Instructions After Cosmetic Plastic Surgery, Part 1

Instructions After Cosmetic Plastic Surgery, Part 1

Cosmetic surgery instructions

Every cosmetic plastic surgery has healing and recovery phases that are common to all surgeries as well as more specific recovery needs. Here are some of the instructions common to all surgeries that are important for you to know about and follow in the first days after surgery. Other instructions are given for the days following your first post-operative visit. Here are the instructions I give my patients in several parts. Your plastic surgeon may give you other instructions, and you should always follow your own plastic surgeon’s advice.

Medications after surgery


Take your medications as directed. If you have had cosmetic surgery involving muscle repair, such as a tummy tuck or breast enlargement surgery, I would have prescribed a muscle relaxant such as Valium (diazepam) in addition to medications for your pain. It is important to alternate between these two meds and not take them at the same time, otherwise you will become too sleepy and get knocked out! Take one pill every three hours alternatively if you need to. Do not get up in the middle of the night to take medication. Get your night’s sleep.
If you do not have pain, do not take narcotics, but you can take Tylenol (acetaminophen). Under no circumstances should you take aspirin or similar drugs after surgery. Drugs to be avoided include aspirin, Advil, Motrin, ibuprofen, Excedrin, etc. These drugs will increase your risk of bleeding after surgery by thinning your blood. Take all antibiotics prescribed until they are finished. Stopping a course of antibiotics midway through can increase your risk of infection.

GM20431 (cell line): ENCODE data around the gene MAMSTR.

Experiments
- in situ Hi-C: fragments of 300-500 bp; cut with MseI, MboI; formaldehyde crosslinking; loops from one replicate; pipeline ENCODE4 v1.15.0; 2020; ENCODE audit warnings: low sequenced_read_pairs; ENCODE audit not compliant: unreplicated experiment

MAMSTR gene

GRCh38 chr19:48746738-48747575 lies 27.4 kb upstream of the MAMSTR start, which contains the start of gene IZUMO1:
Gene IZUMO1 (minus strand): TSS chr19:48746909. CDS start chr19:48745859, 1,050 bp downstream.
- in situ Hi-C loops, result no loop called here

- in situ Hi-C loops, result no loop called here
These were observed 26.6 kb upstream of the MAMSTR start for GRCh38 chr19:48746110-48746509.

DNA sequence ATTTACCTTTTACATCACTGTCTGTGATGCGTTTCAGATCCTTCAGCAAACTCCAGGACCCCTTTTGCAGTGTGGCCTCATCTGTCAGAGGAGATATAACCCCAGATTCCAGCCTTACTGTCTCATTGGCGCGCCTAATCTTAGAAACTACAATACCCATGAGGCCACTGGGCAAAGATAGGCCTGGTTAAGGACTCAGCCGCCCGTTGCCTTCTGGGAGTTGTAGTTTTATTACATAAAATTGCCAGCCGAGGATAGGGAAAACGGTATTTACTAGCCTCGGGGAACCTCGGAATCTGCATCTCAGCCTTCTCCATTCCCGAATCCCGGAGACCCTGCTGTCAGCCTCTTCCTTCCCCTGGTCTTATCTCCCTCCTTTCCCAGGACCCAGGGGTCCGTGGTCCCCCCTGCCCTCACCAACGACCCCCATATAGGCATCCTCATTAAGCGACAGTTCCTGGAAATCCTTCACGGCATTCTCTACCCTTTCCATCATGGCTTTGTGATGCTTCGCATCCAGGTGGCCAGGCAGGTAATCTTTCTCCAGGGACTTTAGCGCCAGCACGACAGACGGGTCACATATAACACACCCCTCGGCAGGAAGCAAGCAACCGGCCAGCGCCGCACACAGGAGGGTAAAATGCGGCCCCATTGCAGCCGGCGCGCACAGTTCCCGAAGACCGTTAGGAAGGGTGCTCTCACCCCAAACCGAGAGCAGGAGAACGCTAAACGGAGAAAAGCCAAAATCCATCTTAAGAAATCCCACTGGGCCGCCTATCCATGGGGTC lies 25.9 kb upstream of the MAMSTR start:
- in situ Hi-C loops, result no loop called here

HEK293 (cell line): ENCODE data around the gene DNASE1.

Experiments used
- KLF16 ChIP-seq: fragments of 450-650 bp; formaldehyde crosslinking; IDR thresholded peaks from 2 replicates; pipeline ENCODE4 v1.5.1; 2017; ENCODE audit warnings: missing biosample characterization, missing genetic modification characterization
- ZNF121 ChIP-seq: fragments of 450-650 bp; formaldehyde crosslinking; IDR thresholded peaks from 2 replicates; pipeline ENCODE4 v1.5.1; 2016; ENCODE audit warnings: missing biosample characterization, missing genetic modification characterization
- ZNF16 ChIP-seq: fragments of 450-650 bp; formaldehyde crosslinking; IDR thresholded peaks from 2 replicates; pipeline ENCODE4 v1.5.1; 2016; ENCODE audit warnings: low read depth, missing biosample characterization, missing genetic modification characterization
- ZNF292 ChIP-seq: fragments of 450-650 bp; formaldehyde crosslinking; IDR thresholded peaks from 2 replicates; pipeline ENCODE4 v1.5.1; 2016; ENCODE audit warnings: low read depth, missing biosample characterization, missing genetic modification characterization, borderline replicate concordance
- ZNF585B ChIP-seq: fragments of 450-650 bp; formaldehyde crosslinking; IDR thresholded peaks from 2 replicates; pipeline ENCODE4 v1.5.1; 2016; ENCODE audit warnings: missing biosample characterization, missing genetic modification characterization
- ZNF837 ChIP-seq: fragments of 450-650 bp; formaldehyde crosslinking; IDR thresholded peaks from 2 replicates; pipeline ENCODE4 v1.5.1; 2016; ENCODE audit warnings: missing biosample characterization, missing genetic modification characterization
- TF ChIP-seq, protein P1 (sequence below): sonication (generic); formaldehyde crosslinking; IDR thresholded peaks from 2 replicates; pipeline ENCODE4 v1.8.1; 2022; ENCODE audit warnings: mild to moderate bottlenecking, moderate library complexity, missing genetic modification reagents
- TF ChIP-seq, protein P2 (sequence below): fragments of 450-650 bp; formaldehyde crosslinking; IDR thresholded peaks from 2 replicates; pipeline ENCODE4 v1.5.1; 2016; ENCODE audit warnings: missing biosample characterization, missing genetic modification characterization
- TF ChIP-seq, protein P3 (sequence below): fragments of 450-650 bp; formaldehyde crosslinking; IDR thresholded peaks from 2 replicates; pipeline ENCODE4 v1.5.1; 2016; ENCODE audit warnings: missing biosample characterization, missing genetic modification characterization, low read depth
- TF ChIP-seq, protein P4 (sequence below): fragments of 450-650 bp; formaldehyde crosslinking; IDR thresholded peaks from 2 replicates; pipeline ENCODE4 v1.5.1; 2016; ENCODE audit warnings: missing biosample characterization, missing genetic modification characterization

Take all medications you normally take as directed unless told not to do so by your plastic surgeon.

Nausea and vomiting


Nausea and vomiting can occur in the first few hours after surgery, either due to the effects of anesthesia or to an allergy or sensitivity to medications. If you do have nausea, stop eating and drinking at once. Wait for the feeling to pass and then start off with ice chips and fluids, and then move on to solid food.
If you experience vomiting, stop all medications and intake of fluids and food. Wait for 3-4 hours and then start again with ice chips and fluids. If in pain, take Tylenol at this point. You should then start taking your medications again slowly to see which one is the cause of the sensitivity, if any.

Eating and drinking after surgery


You can eat whatever you want. Start off with lighter foods, such as soups, and if you do not have any nausea, move on to regular solid food. There are no restrictions in Western medicine of the types of food that are permissible after surgery. In Eastern medicine there are traditions of avoiding beef and seafood during the first month after surgery. I tell patients to do what they want, as I have no medical proof one way or another! It is very important to drink fluids after surgery—more than you normally would. Cosmetic surgery will dehydrate your body like other surgeries. Drink at least 1 gallon of fluids in the 24 hours after surgery. It does not have to be water; it can be tea, juices or soft drinks, if you prefer. If you have had abdominal surgery, such as a tummy tuck, drink non-carbonated drinks to decrease the risk of abdominal bloating.